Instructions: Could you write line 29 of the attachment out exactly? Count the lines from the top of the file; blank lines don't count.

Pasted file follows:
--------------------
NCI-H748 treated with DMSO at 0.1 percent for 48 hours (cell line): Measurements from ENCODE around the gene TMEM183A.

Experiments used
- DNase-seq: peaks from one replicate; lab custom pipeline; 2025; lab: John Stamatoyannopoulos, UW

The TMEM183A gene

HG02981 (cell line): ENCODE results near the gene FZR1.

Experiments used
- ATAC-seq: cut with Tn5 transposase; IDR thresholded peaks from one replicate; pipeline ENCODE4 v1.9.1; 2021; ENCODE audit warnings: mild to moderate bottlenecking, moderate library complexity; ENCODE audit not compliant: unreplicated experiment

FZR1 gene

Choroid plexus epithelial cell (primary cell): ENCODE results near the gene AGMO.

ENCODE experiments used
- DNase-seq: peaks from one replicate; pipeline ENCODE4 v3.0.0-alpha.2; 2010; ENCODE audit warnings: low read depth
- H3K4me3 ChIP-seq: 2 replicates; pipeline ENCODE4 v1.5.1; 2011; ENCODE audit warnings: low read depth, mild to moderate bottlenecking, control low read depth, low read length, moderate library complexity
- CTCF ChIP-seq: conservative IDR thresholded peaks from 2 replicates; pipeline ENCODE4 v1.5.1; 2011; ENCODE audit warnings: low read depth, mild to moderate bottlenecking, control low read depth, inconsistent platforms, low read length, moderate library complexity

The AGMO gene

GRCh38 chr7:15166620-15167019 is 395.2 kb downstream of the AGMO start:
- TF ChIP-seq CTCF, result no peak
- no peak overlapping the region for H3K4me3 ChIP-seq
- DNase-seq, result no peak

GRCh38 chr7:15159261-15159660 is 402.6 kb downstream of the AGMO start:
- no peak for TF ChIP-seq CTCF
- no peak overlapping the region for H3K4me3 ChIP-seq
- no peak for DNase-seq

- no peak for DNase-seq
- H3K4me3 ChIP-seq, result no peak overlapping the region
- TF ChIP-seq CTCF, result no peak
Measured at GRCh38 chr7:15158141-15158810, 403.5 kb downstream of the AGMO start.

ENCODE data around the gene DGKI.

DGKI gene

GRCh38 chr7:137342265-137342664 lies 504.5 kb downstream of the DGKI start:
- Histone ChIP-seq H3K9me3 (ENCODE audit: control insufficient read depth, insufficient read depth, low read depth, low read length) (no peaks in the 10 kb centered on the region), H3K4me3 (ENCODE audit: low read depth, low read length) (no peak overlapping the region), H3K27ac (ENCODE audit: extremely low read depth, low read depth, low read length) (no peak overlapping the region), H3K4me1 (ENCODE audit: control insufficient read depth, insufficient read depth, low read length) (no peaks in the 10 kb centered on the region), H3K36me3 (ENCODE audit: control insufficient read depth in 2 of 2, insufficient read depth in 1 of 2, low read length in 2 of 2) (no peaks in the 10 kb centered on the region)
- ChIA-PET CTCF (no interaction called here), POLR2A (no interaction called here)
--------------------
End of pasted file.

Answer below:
GRCh38 chr7:137342265-137342664 lies 504.5 kb downstream of the DGKI start: